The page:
Worldwide team gives medication to sick killer whale at sea

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"She was breathing very well; her respiratory rate was normal", he said.

'(The mother) is bonded to (the calf) and she doesn't want to let it go.

'You could see the shape of her skull through her blubber, ' said Dr Giles. "I don't think there's going to be a whole lot for J35 to hang on to much longer". "But this sets a record", Centre for Whale Research senior scientist Ken Balcomb told the BBC.

The heartbreaking story about a grieving mother orca who has spent the past 16 days carrying the body of her dead calf has gained an enormous amount of attention. It's unclear if the whale has been eating, and scientists told the outlet her vast swim could very well be depleting her energy reserves. Her immediate family has been spotted helping her eat.

"Obviously the connection [the pod] has formed with this calf is substantial and is something that we do have to take into account - what or how that might impact the whale from her behavioral state", Hanson said.

Dolphins she has studied have an extra-rich layer of blubber at pregnancy, to prepare for the tremendous energetic cost of lactation. Thornton added that the calf is still "surprisingly intact". "The other concern is that she might be food-limited".

The whale was given a dose of antibiotics from a dart Thursday, and a veterinarian was able to do a health assessment. Thursday was the 17th day since its death. The orca may also have an infection.

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J50 and the pod were seen around Race Rocks in the Strait. If she eats the salmon, researchers will discuss delivering more medication through live fish. But catches of chinook are too unreliable for both people and whales to get enough fish for J50; at least 15 hatchery fish will be transported for the whale, with more in reserve.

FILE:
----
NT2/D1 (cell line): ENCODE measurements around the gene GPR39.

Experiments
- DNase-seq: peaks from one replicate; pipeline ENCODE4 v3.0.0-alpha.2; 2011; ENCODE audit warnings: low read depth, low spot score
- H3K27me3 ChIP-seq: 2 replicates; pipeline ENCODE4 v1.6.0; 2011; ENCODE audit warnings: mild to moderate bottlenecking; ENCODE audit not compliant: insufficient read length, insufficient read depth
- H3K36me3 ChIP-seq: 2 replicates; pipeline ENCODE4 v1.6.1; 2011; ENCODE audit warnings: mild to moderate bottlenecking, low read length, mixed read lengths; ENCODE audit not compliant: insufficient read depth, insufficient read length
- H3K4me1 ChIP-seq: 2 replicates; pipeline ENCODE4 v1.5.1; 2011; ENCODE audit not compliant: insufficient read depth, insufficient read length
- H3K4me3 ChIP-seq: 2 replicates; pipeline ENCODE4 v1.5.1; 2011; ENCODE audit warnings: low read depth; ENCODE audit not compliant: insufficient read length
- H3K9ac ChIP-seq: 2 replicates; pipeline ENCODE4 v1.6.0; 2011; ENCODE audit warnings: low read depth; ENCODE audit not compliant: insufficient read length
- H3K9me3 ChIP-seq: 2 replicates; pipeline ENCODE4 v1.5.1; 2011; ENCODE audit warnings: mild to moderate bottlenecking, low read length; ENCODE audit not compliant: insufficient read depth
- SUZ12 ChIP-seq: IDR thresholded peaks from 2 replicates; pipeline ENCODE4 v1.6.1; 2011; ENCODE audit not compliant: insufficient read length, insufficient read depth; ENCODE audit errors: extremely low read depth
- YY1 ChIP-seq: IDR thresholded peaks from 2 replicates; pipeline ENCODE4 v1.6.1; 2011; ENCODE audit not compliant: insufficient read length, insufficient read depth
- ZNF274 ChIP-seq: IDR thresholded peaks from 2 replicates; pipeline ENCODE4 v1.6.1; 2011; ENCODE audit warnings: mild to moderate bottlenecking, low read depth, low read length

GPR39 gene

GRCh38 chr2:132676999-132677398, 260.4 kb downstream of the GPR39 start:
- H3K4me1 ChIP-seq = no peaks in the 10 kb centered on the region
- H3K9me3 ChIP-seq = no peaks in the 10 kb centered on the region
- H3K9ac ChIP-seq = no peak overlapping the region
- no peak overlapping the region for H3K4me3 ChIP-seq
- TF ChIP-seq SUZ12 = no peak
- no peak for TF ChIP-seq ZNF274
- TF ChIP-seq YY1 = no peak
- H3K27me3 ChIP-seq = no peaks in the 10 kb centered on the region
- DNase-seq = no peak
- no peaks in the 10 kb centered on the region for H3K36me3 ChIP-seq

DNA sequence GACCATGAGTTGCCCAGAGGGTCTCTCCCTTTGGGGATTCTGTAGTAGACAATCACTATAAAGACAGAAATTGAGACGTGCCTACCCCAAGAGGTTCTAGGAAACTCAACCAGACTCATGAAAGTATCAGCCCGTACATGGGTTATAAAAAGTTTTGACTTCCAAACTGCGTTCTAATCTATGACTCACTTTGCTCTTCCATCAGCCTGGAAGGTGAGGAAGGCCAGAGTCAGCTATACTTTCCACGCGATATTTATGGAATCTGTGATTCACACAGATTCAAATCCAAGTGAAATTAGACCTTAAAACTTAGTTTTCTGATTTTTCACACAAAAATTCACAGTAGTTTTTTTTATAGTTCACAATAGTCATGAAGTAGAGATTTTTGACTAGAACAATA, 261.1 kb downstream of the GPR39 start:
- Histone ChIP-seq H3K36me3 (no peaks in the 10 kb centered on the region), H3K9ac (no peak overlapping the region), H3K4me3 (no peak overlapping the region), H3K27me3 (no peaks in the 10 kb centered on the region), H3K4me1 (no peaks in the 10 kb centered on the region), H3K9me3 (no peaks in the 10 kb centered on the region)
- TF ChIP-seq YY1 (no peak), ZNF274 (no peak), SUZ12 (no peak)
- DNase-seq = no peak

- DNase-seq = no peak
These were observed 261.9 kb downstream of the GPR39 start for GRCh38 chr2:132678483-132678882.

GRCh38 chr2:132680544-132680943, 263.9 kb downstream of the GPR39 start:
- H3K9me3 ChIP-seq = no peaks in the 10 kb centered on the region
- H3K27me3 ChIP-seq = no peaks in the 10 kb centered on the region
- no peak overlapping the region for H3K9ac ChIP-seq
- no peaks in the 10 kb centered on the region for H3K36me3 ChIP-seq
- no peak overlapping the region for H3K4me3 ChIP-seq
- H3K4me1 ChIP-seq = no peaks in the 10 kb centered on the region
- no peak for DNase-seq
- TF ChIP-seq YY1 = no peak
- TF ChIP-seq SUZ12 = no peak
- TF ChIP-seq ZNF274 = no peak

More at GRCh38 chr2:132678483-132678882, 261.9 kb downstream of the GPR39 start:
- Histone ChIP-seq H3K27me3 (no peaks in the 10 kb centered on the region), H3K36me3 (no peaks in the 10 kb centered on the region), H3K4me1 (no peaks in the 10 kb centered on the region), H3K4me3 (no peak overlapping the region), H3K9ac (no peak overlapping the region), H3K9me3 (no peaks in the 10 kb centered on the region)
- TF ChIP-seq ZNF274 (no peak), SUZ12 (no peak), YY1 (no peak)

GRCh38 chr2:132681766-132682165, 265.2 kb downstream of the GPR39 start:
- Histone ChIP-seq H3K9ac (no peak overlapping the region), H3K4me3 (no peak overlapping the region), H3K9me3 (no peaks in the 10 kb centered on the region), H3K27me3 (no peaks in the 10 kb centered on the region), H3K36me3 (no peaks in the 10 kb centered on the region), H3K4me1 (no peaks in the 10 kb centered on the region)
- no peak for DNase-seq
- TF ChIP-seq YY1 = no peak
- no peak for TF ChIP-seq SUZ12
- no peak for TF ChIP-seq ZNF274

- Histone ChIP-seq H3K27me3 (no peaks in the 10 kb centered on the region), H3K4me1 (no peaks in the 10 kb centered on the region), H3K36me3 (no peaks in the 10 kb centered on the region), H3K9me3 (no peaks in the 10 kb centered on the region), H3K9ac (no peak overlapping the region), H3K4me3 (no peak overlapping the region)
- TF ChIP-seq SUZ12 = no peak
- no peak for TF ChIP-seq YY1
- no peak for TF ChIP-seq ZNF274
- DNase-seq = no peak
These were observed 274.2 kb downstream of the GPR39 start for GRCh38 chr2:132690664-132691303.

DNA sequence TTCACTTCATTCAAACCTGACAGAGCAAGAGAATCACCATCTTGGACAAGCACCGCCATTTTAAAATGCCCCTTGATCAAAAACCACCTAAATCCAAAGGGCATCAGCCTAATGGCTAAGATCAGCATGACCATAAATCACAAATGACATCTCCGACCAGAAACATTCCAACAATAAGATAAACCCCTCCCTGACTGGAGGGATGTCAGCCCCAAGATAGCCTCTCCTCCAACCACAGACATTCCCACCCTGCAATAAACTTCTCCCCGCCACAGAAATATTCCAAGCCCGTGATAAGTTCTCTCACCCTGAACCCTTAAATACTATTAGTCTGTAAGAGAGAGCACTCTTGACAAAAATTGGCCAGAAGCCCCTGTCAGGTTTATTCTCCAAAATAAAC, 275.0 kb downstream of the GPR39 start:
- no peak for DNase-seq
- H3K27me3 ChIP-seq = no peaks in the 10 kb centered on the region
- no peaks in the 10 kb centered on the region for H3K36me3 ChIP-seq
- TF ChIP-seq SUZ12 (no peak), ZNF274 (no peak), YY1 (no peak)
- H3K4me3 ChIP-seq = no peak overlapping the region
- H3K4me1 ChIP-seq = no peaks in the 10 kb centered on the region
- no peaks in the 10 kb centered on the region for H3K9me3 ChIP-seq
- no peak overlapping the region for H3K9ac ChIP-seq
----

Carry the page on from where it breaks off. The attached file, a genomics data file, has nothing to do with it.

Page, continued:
"The big question is, can we craft public policy that can make a difference in the future of the orca, and by doing so make a positive difference in how we live in Puget Sound", Purce said in an interview Monday. The blow of a young whale is only about a foot and a half high, so winds must be calm and the whales close in order to collect a sample.

Any intervention with the pod will be contingent on the behavior of the whales, as well as the weather and swell conditions. If they are busy traveling, biologists can't just push into the pod. "The feeling is it's quite urgent given the whale's condition".

It's the first time such a treatment has been used on a wild killer whale, NOAA said. "So we've been standing by here, hoping that the southern residents will come back in".

Many have expressed surprise at just how powerfully watching Tahlequah has affected them.

Scarlet, also known as J50, was last seen in Canadian waters Saturday, on the west side of Vancouver Island. "But it is it very, very, real", she said. The idea of removing the calf from her mother is "not on the table", according to Brad Hanson, a wildlife biologist with NOAA.